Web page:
Gestational diabetes, hyperemesis gravidarum, preeclampsia, obesity and folate use are frequently studied topics. Some studies showed a lower prevalence of some pregnancy outcomes, but a majority of the studies showed a relatively high risk of disease among immigrant women, including a high prevalence of gestational diabetes. The findings emphasise the need for closer monitoring of immigrant women during pregnancy. Study results have led to changes in professional practice, such as the introduction of screening for gestational diabetes for women of Asian or African ethnicity (49).
An exploratory literature review includes studies regardless of the research study design, and it does not involve a formal quality assessment of the articles selected for inclusion, which distinguishes it from a traditional systematic review article (50). Since the authors did not assess the quality of the articles included in this review, the level of confidence in the results described in those articles cannot be assessed.
Our increased knowledge about the prenatal health of immigrant women can probably be attributed to the fact that a number of studies, such as STORK Groruddalen, specifically include immigrants. In recent years, national registries have also increased the possibility of including variables specific to immigrants (51). In 2010, an international panel recommended the inclusion of a minimum set of variables when conducting research on maternal health among immigrants (52). In descending order, this includes country of birth, length of residence, reason for immigration, language comprehension and ethnicity. In our material, factors other than country of birth and ethnicity were seldom included. Future research should include more migration-related factors that may provide a nuanced and more accurate picture of various risk profiles.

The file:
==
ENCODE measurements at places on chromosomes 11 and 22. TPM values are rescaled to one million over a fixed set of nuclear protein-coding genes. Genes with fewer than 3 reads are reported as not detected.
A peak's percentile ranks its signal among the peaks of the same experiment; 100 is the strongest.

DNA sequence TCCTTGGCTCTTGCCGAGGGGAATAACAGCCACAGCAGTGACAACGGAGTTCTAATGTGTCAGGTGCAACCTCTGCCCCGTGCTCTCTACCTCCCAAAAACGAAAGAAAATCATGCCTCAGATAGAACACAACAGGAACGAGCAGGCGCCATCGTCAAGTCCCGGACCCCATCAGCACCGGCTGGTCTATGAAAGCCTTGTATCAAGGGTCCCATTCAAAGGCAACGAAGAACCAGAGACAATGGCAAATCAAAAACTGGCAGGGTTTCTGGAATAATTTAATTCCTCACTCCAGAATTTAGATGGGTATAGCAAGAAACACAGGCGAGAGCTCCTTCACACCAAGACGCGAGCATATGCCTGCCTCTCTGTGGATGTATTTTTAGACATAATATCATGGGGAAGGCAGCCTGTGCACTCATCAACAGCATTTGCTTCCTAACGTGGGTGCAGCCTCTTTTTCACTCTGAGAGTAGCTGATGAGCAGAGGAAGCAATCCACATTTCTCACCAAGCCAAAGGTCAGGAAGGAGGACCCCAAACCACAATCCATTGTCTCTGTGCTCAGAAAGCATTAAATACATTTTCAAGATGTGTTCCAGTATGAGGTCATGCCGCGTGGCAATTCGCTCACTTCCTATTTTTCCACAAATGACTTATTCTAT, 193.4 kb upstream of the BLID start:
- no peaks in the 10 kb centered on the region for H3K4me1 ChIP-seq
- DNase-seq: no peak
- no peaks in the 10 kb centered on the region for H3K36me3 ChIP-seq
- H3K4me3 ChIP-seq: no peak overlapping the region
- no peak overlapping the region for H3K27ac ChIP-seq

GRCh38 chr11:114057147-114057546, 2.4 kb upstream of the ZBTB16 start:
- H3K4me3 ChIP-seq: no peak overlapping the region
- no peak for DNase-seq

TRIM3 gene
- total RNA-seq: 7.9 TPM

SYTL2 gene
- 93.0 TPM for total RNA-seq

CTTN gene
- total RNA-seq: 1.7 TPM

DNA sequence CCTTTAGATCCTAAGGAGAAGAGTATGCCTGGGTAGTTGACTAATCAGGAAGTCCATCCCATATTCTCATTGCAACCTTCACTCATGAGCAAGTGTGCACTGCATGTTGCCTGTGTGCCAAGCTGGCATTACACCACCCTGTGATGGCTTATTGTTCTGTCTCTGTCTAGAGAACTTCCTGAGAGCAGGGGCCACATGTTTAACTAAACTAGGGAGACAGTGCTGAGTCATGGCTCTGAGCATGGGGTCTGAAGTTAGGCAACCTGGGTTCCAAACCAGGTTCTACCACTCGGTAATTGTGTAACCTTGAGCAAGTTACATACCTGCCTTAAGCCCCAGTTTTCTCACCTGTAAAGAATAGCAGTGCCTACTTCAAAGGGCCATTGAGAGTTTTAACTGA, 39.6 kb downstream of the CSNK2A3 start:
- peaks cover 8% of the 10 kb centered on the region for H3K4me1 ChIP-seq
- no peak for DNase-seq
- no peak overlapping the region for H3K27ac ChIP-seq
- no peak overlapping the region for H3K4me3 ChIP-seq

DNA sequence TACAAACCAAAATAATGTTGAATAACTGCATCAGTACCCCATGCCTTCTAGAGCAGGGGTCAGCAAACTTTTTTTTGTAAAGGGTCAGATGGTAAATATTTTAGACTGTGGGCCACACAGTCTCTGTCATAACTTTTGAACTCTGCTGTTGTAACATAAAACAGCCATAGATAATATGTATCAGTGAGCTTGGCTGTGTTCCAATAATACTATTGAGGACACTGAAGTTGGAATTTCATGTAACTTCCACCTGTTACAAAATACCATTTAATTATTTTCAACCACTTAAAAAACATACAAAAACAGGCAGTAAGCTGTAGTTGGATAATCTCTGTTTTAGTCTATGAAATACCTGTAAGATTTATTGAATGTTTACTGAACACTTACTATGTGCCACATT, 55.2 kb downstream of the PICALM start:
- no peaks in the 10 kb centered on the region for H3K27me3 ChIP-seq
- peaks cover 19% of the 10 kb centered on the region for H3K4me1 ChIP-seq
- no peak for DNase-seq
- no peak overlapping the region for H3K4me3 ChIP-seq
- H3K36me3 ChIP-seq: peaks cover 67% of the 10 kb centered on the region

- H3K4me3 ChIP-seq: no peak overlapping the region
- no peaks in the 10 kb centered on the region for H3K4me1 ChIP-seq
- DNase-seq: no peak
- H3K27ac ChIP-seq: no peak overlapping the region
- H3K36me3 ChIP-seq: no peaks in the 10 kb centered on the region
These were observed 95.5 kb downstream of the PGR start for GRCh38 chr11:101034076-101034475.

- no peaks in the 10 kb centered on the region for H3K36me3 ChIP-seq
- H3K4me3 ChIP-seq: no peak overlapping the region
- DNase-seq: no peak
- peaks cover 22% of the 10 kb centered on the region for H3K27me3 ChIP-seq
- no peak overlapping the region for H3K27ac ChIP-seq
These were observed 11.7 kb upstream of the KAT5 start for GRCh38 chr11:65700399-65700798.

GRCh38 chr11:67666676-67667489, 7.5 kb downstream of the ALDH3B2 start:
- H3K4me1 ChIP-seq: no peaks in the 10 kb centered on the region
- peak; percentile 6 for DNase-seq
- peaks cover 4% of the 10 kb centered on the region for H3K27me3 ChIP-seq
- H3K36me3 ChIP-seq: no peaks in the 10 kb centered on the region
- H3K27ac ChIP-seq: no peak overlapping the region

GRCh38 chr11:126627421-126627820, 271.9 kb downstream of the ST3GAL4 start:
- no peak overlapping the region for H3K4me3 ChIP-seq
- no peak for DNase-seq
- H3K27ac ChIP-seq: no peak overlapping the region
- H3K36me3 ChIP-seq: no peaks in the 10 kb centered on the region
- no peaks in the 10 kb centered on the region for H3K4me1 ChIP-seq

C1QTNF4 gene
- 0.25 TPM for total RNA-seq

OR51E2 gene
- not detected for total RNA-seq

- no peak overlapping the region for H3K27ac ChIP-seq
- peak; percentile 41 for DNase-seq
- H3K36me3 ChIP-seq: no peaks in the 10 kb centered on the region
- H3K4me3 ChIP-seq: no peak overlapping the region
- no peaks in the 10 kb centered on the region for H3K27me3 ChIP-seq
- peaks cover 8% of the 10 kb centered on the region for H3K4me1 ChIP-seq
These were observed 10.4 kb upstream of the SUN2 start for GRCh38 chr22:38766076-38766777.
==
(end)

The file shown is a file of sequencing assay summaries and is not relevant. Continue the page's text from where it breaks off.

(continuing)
Differences in health outcomes are explained in part by language barriers (11, 53), but we found few studies on the association between language skills, use of interpreters and adverse pregnancy outcomes. We found no quantitative studies that investigated immigrant women's use of prenatal care services or models for prenatal care especially adapted for immigrant women. International literature underscores the need for more knowledge about particularly vulnerable immigrant women, such as new arrivals, refugees and undocumented immigrants (53). We recommend that future studies do more to include these groups. Intervention studies that explore various measures for improving prenatal care have been conducted in Denmark and other European countries (54, 55) and should also be tested in Norway. Furthermore, we recommend conducting more qualitative studies that shed light on the experiences of health professionals and immigrant families.